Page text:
Timing in Glucose Metabolism

By Ifeyinwa Ugo-Amadi

Located in the abdominal cavity, just behind the stomach is an organ that functions as both as an 
endocrine and exocrine gland. It produces hormones such as insulin, glucagon, somatostatin and pancreatic polypeptide which are important for body metabolism. It also secretes digestive enzymes that assist in digestion and absorption of nutrients. This organ is the pancreas.
Very crucial in the functions carried out by the pancreas is the maintenance of glucose homeostasis in the body. The endocrine cells which are the alpha, beta, delta and gamma cells secrete different hormones for this purpose.  The alpha cells secrete glucagon which increases the level of glucose in the blood by breaking down glycogen stored in the liver cells. The beta cells secrete insulin which reduces the amount of glucose in the body by signalling body cells to take up the glucose for energy and also signals the liver to store up the excess glucose as glycogen. The delta cells secrete somatostatin which regulates the activities of the alpha and beta cells while the gamma cells secrete pancreatic polypeptide which stimulates gastric juice secretion.
It is necessary to regulate the blood glucose level as overtime, high blood glucose levels could result in complications such as cardiovascular disease, nerve damage, kidney damage, blindness and gangrene. Low blood glucose is not better off as it could lead to seizures, loss of consciousness and death. This explains the regulatory relationship between glucagon and insulin – glucagon is secreted in response to need for glucose while insulin is secreted when glucose level is high.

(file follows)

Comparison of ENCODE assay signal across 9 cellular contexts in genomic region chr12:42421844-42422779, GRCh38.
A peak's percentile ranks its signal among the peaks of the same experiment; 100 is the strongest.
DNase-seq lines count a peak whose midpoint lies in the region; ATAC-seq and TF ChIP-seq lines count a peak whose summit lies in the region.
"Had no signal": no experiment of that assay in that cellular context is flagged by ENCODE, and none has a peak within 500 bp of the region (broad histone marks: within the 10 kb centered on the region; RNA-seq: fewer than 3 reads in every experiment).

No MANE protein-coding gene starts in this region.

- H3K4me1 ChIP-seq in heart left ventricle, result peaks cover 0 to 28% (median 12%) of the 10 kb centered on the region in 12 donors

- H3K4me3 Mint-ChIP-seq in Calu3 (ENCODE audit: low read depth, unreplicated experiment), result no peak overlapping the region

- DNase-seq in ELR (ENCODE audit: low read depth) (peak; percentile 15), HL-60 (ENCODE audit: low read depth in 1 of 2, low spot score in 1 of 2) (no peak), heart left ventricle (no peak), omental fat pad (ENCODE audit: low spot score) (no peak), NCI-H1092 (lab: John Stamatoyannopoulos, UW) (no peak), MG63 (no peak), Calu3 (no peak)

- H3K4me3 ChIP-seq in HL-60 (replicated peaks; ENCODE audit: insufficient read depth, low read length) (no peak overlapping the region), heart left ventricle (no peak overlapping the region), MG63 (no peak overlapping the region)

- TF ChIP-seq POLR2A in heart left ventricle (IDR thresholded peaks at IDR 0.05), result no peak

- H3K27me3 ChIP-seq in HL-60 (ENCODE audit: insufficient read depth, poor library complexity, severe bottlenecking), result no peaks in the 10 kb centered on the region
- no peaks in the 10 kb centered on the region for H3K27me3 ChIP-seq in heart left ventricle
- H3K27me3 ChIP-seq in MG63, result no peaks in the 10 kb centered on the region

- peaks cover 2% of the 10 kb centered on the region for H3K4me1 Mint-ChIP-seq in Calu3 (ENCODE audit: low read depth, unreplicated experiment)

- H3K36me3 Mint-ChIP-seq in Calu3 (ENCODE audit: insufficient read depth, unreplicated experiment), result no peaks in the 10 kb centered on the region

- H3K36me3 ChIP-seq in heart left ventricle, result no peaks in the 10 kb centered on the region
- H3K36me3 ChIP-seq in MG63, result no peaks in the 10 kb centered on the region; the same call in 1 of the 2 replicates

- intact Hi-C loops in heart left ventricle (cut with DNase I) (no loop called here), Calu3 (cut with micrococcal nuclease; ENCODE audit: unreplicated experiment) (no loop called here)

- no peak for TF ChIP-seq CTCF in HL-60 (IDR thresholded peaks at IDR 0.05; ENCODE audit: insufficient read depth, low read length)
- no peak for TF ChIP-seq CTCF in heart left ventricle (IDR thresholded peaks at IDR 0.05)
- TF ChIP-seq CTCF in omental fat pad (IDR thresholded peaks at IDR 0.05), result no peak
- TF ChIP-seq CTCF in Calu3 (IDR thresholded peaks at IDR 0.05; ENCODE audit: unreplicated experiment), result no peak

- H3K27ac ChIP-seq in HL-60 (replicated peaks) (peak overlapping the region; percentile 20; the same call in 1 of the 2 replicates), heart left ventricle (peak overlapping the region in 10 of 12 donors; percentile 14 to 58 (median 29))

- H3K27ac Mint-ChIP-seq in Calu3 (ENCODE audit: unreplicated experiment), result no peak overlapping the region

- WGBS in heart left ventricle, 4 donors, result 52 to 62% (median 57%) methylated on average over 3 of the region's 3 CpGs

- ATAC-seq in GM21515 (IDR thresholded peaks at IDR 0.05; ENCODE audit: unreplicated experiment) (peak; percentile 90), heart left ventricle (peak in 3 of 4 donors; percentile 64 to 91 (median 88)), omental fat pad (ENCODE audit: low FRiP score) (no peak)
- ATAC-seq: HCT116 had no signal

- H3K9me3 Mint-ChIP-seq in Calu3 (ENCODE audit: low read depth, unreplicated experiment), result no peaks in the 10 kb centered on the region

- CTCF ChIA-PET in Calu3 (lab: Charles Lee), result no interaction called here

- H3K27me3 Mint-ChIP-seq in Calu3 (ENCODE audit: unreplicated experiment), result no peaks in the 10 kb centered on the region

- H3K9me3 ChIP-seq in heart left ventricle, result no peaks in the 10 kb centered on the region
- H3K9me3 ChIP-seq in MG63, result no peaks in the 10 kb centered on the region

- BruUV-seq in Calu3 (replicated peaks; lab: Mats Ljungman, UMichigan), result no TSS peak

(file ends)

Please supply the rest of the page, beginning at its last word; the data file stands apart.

Type 2 diabetes has been described as a complex metabolic disease that arises due to interactions between genetic disposition and environmental factors. One of such environmental factors has to do with disturbance of the circadian rhythms due to loss of sleep or nocturnal lifestyle.  Circadian rhythm is an endogenously generated 24 hour cycle in the physiological processes of living beings which responds primarily to light and darkness in an organism's environment. Cell regeneration, hormone production and other biological activities are linked to this cycle. These rhythms are driven by biological clocks coordinated by a master clock in the brain. Scientists observed that knocking out the clock genes of the pancreas in mice led to obesity and type 2 diabetes due to malfunctioning of the pancreas.
Since organs of the body including the pancreas gets to shut down for each day, it implies that at a certain time of the day (late hours), no gastric juice, insulin or glucagon is secreted by the pancreas. Foods taken at a time when organs involved in glucose metabolism aren’t anticipating glucose can’t be metabolized effectively. This can lead to extra fat in the liver and contribute to diabetes. This is because metabolic disorders can develop when environment, genetics or behaviour disrupts the synchrony of these clocks.


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